the release. The later Facebook campaign set up fan pages for the Mad Hatter and Red and White Queens, and people were encouraged to choose a side. It was explained that whichever had the most fans come July 23rd; they would be able to see the exclusive trailer before anyone else, which is a great incentive as it meant people would invite their friends and therefore hype the film even more.By using cross promotions, 'Alice in Wonderland' hype was spread right through the world, through things like fashion designers using Alice as inspiration, OPI releasing a limited edition set of Alice nail polishes and a iPhone campaign, leading to a mini site with many exclusive extras. Things like this can be extremely beneficial for a movie campaign, as people feel like they are buying into a part of the film, and therefore feel more a part of it.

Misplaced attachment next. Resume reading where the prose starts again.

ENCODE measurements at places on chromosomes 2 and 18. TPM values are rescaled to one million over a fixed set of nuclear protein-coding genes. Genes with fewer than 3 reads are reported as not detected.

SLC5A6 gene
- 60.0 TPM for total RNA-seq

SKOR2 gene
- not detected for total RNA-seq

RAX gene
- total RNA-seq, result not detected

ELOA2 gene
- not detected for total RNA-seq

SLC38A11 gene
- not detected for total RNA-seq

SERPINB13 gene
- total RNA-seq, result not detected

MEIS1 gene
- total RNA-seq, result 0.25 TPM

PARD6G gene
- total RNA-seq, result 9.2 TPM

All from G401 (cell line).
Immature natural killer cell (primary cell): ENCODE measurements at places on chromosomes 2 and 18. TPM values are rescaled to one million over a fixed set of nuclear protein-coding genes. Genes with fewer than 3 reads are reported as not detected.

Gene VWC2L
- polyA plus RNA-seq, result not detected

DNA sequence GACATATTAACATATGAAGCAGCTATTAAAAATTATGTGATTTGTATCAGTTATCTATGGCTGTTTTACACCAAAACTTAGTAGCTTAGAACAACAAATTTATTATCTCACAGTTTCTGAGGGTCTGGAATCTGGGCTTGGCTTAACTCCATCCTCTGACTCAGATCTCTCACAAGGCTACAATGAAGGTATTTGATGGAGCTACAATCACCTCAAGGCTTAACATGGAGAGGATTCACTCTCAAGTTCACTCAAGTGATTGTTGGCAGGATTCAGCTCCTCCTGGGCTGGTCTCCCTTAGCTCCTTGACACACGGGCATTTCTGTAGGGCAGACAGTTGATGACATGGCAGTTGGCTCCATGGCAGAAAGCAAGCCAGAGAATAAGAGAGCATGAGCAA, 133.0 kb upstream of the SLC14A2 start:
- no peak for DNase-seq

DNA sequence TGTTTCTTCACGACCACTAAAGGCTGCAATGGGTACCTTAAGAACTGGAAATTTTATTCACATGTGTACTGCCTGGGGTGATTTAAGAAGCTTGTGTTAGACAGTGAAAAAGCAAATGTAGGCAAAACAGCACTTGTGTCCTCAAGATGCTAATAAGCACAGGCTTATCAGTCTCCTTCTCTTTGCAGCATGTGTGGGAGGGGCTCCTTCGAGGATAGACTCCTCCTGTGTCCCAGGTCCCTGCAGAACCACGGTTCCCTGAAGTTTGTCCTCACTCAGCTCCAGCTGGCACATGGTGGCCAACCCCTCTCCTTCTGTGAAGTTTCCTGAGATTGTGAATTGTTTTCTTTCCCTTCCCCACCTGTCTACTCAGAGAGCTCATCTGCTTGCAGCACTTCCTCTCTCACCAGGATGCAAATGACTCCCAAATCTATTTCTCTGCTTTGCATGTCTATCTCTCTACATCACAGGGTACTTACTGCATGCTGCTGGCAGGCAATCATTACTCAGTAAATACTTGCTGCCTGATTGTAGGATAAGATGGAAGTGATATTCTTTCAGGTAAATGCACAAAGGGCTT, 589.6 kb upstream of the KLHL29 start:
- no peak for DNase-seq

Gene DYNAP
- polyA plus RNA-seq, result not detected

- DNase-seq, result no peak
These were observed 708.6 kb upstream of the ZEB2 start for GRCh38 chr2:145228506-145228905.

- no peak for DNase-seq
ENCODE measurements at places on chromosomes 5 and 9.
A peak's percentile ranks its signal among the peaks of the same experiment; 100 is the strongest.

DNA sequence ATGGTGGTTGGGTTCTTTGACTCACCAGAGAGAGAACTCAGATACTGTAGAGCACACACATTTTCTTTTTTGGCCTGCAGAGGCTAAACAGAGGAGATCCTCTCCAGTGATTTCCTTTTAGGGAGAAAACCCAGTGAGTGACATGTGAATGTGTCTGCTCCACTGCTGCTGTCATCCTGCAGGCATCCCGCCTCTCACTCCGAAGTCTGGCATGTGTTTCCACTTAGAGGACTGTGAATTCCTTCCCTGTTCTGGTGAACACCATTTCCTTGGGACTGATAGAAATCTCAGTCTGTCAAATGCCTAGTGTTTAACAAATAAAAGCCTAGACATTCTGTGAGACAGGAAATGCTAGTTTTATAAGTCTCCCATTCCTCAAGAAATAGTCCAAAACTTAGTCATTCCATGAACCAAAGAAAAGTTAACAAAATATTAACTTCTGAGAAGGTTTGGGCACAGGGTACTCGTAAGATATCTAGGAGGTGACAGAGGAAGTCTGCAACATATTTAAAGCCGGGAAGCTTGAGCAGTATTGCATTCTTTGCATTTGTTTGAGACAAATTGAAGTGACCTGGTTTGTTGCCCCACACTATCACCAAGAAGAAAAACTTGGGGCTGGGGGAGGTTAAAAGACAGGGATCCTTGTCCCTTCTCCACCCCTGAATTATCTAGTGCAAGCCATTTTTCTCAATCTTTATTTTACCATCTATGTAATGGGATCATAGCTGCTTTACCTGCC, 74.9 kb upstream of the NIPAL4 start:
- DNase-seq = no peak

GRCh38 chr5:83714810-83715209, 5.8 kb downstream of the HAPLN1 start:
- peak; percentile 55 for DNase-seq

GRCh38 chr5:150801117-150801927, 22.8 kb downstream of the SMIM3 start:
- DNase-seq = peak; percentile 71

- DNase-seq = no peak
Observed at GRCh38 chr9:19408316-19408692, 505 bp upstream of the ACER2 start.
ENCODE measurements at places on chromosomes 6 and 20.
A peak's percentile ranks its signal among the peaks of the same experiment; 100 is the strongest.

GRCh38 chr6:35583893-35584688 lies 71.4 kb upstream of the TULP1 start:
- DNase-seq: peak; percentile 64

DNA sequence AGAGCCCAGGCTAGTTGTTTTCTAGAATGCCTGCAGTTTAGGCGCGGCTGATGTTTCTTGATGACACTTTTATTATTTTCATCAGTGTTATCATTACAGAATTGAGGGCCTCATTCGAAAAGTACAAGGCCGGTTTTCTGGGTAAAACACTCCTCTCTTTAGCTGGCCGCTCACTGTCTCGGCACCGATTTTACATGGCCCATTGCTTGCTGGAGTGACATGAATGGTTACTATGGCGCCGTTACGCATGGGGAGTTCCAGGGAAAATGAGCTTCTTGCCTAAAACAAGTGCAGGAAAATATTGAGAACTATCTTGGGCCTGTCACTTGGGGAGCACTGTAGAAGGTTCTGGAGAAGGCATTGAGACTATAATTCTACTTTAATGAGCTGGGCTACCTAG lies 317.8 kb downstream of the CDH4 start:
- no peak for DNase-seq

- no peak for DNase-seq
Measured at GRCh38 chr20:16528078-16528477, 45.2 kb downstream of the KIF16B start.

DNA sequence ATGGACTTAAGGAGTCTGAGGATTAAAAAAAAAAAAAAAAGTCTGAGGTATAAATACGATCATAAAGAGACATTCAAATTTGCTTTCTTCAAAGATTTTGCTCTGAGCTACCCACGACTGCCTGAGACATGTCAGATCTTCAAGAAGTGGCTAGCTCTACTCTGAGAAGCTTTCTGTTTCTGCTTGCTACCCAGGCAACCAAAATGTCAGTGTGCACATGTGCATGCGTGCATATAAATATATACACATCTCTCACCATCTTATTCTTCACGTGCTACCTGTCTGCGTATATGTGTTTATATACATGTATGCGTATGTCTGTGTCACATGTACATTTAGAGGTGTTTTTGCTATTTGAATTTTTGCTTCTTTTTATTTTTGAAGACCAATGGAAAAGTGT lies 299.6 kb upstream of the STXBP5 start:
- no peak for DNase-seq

The more one feels 'at one' with a movie, the more likely they are to buy into its consumer culture.The two major USPs of the marketing campaign for 'Alice in Wonderland' were clearly Johnny Depp as the Mad Hatter, hence him being the centre of both trailers and many of the visual campaigns, and also the immersion of oneself in the world Burton has created for Alice and her friends, which it does via the trailers and the beautifully designed posters. All of the marketing materials used are also fairly straightforward in that there is no confusion as to what one is looking at, yet they are still mysterious enough for viewers to keep guessing about the film and characters, meaning it is overall very successful.